The future of the PLE
A little bit of background
Recently on H800 we have been learning about the PLE. This in itself has been quite a eye-opener for me because I had never really thought of myself a having a PLE. I have worked with VLEs for years as a student and a teacher and I felt comfortable with the concept and tools found in VLEs. One of the early activities of the week was to map out a representation of our PLE and here is a copy of mine:
Seeing this map made me realise that I use far more tools than those provided by the VLE. Even if I look only at those used for study of H800 a reasonable proportion would still be listed. So now that I have found my PLE, what do I really think it means.
The PLE and the VLE
As I said right at the start of this posting, I had long been familiar with the VLE but not the PLE. I have now had the chance to reflect on the positions outline by some researchers in the field and whilst I can see points in favour of focusing on a PLE, I still believe the VLE must remain the mainstay of formal learning. Weller convincingly points out that many tools out there are more sophisticated than the VLE and in some cases, students will perceive the VLE as antiquated and clunky. He also states how many are using these tools anyway. However, I think that to minimise any risk to the student and university, an institution must be able to provide appropriate support for all the technologies it employs and this is just not viable for the broad range that could be encompassed in the PLE. I also think that there is an issue of supporting the users who are least technically able - this group perhaps will not have such a broad understanding and use of technology when they enter education and therefore will benefit from a crude but well support VLE.
That said, I also think there is a perfectly reasonable middle ground here and it is dynamic platform. My own experiences of school leavers entering education is that they are quite limited in their technology skills - yes they can use google and facebook but not necessarily in any systematic and optimal way. In the transition year to higher education a VLE provided by institutions (in our case a platform based on moodle) can provide them with a concrete and all-encompassing resource. With seamless links from the university website to our moodle (which also links to specific places in the library) and office 365 they have access to most of what they need. As the student progresses we ensure they have more skills to select their own technology. For example, explaining the principles of databases and then giving a few examples before suggesting they explore and choose one for an assignment. Alternatively, we can set up RSS feeds into our VLE and teach them how to do the same, something they can then apply to their own choice of sites.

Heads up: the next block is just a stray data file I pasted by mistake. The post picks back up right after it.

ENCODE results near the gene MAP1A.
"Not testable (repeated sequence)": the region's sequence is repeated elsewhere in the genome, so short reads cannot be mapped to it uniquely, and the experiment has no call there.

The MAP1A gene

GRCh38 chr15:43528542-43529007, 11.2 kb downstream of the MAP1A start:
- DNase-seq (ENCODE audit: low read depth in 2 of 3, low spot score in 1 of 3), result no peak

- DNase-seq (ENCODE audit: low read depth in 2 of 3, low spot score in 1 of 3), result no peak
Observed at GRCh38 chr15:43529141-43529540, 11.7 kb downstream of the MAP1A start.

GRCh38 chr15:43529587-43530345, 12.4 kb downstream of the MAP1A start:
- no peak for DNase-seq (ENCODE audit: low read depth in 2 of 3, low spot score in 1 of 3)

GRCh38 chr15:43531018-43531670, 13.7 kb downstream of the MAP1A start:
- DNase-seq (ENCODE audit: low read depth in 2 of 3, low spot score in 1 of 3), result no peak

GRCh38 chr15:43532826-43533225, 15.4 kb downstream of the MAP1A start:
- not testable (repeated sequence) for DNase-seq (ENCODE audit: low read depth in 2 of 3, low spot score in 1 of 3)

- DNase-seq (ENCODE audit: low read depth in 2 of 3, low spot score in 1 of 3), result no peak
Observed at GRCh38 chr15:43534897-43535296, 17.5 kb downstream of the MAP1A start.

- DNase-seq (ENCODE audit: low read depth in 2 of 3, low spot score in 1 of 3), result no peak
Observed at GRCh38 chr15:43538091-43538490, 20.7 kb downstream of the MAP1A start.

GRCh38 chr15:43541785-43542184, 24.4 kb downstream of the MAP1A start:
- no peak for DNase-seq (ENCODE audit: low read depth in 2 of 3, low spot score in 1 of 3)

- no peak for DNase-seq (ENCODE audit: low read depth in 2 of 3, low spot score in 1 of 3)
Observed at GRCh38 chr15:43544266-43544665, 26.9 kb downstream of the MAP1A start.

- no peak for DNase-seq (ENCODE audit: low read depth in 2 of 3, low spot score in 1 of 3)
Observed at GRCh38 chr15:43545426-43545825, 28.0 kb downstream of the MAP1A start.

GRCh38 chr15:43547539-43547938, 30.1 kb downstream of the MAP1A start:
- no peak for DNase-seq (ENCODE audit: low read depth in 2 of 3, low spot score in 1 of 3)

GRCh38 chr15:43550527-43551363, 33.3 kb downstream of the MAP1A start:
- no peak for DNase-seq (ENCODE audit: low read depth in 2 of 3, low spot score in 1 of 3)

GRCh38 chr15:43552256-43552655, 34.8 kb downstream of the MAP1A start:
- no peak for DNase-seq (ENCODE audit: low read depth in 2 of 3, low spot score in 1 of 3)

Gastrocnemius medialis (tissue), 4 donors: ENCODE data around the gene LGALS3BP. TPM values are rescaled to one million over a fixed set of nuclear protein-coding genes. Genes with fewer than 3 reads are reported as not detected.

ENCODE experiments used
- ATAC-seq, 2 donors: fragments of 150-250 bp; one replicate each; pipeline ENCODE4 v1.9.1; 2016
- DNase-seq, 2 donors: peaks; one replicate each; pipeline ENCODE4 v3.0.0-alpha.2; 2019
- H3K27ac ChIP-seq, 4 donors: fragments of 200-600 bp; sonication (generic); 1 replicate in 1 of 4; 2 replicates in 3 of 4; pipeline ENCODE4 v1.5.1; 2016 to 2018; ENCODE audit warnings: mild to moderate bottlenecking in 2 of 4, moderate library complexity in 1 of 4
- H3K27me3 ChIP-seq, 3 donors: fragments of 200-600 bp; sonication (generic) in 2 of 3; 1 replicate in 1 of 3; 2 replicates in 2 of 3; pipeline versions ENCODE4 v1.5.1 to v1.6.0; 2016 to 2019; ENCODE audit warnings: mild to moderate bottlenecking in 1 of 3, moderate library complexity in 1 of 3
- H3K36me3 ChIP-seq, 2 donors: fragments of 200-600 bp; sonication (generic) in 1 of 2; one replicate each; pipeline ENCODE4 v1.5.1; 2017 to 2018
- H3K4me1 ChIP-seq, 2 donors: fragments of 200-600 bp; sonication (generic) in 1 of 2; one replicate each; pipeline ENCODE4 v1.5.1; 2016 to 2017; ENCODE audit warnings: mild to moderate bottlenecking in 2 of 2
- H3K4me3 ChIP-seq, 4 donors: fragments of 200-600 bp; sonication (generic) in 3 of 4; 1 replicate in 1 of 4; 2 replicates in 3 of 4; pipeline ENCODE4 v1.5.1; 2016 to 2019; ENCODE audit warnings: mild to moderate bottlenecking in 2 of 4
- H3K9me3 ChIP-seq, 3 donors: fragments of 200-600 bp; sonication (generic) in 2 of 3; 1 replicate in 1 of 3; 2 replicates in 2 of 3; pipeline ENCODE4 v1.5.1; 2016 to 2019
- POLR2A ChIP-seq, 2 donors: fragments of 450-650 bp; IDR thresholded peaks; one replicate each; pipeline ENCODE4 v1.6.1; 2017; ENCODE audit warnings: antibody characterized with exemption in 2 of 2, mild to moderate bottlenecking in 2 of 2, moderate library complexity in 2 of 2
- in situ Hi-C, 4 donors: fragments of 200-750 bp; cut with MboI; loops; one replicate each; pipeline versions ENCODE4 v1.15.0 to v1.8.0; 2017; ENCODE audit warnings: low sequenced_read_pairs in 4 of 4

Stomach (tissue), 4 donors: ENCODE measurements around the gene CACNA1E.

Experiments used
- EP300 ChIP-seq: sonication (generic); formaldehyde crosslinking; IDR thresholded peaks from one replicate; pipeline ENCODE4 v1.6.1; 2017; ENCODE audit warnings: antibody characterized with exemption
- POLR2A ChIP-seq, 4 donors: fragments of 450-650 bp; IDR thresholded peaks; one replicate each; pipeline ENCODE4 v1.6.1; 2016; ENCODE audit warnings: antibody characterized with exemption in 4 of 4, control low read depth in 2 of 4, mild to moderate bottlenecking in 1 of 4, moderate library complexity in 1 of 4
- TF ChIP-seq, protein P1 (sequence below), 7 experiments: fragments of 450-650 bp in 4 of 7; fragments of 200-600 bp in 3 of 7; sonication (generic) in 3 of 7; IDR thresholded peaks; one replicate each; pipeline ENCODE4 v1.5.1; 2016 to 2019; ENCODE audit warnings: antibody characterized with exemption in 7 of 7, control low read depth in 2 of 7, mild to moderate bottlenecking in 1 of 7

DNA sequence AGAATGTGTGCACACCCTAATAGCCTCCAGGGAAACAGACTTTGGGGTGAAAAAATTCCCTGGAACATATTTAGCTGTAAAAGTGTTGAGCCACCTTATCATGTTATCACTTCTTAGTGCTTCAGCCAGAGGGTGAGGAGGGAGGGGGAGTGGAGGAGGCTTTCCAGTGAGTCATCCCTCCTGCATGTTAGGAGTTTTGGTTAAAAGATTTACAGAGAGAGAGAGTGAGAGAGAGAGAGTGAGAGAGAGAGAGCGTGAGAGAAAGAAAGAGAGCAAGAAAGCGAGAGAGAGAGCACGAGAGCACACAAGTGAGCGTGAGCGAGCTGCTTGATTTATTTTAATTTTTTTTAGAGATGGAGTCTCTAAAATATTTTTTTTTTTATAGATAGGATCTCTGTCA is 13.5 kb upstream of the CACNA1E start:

So in summary I see the VLE and PLE as things that can evolve together. You begin with a solid core VLE, safe, supported and restricted. From here the tools provided to the student by explicit teaching, and the experience they have the VLE, allows them to begin to rely more and more on their own chosen technologies, developing a robust PLE. I still seem some fuhndamental things the preserve of the VLE. Here are three key examples:
1. File Storage - the university must offer some way of storing files, this may be through something like OneDrive (ie outsourced but with responsibility) or it could be their own servers. This protects the students from loss of material, if they choose to use it. For many they will store assignment drafts elsewhere but this gives them a belt and braces approach and away for restoring lost work.
2. Assignment submission - this must be via the VLE. Whether the student chooses to submit a word file or image created in other software submission must be via the VLE. Assignments are stressful and issues with submission are sources of great worry even when the stakes are low for an individual piece of work so a university must be able to control and be accountable for this process to minimise damage to itself and its students.
3. Communication between staff and students - at my university we are only allowed to email students to their university account and not personal email addresses, the same is true in reverse. This is about protecting both staff and students and having an audit trail. It takes students a while to get used to this (it seems normal for staff) but it is beneficial in the end. It also helps people 'switch off' from work by not checking that particular email account.
This final point leads me to something I would like to finish with. Mental health problems are now a key concern for all universities with mental health problems rising in student populations. Many of my students admit to working/studying for ridiculous hours. I have also experienced this. With an all pervasive PLE there is a risk things will be harder to switch off from. Keeping the VLE at the centre (however wide the circle) can help with important boundaries.
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